Adaora Lily Ulasi

From Wikipedia, the free encyclopedia
Jump to: navigation, search
Adaora Lily Ulasi

Adaora Lily Ulasi (born 1932) was a Nigerian journalist and novelist. As a journalist she has worked for the BBC and Voice of America. As a novelist she may have been the first Nigerian to write detective fiction in English, "adapting the genre of the crime thriller to a Igbo or Yoruba context".[1]

Biography[edit]

Born in Aba, Eastern Nigeria, daughter of an Igbo chief, she attended the local missionary school, but at the age of 15 was sent to the US to study. After graduating from high school she then studied at Pepperdine University and at the University of Southern California, earning a BA in journalism in 1954. She supplemented her income by writing the occasional newspaper column, working as a nanny and a film extra e.g. appearing in the 1953 film White Witch Doctor starring Susan Hayward and Robert Mitchum.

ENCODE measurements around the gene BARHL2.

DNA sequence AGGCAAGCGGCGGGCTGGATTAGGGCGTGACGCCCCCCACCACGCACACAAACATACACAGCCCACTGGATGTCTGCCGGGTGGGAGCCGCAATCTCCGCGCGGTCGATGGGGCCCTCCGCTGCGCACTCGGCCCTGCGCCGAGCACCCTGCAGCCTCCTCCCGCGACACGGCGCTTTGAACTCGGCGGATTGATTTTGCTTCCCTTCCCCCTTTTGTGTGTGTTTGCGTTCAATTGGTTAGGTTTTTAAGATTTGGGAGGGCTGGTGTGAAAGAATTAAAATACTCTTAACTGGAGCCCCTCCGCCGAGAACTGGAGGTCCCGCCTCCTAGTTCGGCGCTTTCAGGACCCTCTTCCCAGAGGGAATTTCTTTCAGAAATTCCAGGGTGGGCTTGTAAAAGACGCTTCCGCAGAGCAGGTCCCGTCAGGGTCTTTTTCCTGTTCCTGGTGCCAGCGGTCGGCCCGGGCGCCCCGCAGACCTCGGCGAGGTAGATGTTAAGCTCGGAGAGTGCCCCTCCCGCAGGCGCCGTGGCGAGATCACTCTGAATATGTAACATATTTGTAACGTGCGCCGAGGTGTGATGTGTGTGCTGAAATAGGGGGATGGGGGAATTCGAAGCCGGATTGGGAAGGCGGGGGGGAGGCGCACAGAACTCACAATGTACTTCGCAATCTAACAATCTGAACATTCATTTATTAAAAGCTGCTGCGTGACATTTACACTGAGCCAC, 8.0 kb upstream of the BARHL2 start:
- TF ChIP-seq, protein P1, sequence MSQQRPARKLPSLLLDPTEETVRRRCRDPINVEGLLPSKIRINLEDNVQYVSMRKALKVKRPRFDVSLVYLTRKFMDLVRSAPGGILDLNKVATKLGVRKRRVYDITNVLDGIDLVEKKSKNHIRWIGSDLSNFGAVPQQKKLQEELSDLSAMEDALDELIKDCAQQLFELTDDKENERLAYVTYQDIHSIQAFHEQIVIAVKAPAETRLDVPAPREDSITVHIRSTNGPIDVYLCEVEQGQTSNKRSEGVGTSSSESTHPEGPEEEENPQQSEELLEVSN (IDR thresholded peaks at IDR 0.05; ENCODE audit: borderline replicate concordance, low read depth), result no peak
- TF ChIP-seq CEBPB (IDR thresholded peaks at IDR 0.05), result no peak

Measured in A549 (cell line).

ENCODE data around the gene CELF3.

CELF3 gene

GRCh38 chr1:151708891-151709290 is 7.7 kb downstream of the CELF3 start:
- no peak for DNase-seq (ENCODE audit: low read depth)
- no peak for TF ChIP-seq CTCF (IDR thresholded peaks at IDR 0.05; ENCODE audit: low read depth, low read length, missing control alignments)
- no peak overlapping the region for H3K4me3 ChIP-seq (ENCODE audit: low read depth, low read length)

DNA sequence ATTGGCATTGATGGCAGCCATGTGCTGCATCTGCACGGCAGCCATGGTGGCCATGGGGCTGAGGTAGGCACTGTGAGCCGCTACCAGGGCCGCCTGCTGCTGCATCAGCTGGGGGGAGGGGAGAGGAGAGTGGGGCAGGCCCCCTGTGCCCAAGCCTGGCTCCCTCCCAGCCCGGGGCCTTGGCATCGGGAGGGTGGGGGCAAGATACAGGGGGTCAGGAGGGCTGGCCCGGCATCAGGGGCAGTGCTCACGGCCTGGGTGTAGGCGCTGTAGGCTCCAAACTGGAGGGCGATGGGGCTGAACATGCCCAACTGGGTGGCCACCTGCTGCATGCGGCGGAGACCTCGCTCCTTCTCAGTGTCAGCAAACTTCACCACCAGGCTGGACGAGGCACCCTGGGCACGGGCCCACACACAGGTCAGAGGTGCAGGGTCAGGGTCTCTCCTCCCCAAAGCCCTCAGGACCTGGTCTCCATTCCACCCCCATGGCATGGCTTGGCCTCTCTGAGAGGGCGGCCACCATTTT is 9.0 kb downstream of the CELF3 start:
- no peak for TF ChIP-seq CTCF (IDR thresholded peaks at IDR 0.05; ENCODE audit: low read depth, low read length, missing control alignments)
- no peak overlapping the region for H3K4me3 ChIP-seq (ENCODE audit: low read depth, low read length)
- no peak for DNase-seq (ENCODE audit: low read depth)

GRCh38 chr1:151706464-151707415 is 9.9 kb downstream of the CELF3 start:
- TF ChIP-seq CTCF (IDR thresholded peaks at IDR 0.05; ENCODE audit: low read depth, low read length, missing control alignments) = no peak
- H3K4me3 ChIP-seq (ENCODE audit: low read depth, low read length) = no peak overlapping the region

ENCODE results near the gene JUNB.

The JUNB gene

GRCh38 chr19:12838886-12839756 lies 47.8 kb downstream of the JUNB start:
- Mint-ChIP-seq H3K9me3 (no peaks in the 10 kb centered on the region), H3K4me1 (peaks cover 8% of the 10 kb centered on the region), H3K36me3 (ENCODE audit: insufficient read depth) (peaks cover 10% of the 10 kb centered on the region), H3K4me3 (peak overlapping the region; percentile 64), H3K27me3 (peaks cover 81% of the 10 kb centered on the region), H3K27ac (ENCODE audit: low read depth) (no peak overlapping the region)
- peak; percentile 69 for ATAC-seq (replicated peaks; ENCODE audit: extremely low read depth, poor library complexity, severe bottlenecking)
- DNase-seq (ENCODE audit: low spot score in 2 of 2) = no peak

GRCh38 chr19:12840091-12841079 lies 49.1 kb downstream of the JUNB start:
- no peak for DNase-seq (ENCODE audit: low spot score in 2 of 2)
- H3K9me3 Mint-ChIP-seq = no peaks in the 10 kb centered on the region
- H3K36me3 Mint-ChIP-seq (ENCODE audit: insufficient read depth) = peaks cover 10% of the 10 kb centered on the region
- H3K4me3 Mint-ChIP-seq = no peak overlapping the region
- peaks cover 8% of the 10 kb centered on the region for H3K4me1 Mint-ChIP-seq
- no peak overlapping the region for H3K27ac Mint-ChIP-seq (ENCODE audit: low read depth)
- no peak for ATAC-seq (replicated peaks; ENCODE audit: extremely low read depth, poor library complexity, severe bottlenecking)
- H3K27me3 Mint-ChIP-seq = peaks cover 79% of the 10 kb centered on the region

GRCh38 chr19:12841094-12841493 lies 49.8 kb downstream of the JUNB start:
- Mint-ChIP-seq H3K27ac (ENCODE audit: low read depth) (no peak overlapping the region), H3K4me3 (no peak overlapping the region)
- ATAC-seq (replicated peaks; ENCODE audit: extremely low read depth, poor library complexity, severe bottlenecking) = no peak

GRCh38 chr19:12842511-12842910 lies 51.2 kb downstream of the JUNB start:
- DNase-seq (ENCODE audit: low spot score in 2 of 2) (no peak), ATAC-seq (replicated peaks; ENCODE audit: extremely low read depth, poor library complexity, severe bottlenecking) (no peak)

In the 1960s she was women's page editor of the Daily Times of Nigeria. She subsequently married Deryk James and had three children Heather, Angela and Martin. After her divorce in 1972 she went to Nigeria as editor of Woman's World magazine, and in 1976 returned to England. Her first novel, Many Thing You No Understand (1970), "controversially (for the first time) used pidgin English to dramatize the interaction between colonial officers and local people in the pre-independence era, as did her subsequent works, Many Thing Begin For Change (1971), Who Is Jonah? (1978) and The Man from Sagamu (1978). By contrast, The Night Harry Died (1974) is set in southern USA."[2]

She lived most recently in Canterbury, Kent.

Novels[edit]

  • Many Thing You No Understand - London: Michael Joseph, 1970; Fontana, 1973
  • Many Thing Begin For Change - London: Michael Joseph, 1971; Fontana, 1975
  • The Night Harry Died - Lagos: Research Institute Nigeria, 1974
  • Who Is Jonah? - Ibadan: Onibonoje Press, 1978
  • The Man From Sagamu - London: Collins/Fontana, 1978; New York: Collier Macmillan, 1978

See also[edit]

Nigerian women novelists

References[edit]

  1. ^ Lorna Sage, ed., The Cambridge Guide to Women's Writing in English, 1999
  2. ^ Margaret Busby (ed.), Daughters of Africa: An International Anthology of Words and Writings by Women of African Descent, London: Jonathan Cape, 1992, p. 422.